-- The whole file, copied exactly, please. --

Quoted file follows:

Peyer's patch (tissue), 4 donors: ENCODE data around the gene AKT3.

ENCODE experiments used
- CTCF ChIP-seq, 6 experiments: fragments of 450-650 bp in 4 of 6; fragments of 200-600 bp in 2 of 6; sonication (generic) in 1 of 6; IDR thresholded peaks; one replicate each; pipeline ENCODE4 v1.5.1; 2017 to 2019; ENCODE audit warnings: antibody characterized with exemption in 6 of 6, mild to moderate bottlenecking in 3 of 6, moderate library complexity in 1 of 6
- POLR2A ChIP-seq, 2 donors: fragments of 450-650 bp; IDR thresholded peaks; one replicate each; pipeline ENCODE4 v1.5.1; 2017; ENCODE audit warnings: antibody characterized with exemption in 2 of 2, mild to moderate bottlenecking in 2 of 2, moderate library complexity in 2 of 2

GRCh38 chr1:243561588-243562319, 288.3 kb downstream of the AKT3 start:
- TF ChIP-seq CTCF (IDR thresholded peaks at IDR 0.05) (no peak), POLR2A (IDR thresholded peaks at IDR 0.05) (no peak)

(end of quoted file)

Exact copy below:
Peyer's patch (tissue), 4 donors: ENCODE data around the gene AKT3.

ENCODE experiments used
- CTCF ChIP-seq, 6 experiments: fragments of 450-650 bp in 4 of 6; fragments of 200-600 bp in 2 of 6; sonication (generic) in 1 of 6; IDR thresholded peaks; one replicate each; pipeline ENCODE4 v1.5.1; 2017 to 2019; ENCODE audit warnings: antibody characterized with exemption in 6 of 6, mild to moderate bottlenecking in 3 of 6, moderate library complexity in 1 of 6
- POLR2A ChIP-seq, 2 donors: fragments of 450-650 bp; IDR thresholded peaks; one replicate each; pipeline ENCODE4 v1.5.1; 2017; ENCODE audit warnings: antibody characterized with exemption in 2 of 2, mild to moderate bottlenecking in 2 of 2, moderate library complexity in 2 of 2

GRCh38 chr1:243561588-243562319, 288.3 kb downstream of the AKT3 start:
- TF ChIP-seq CTCF (IDR thresholded peaks at IDR 0.05) (no peak), POLR2A (IDR thresholded peaks at IDR 0.05) (no peak)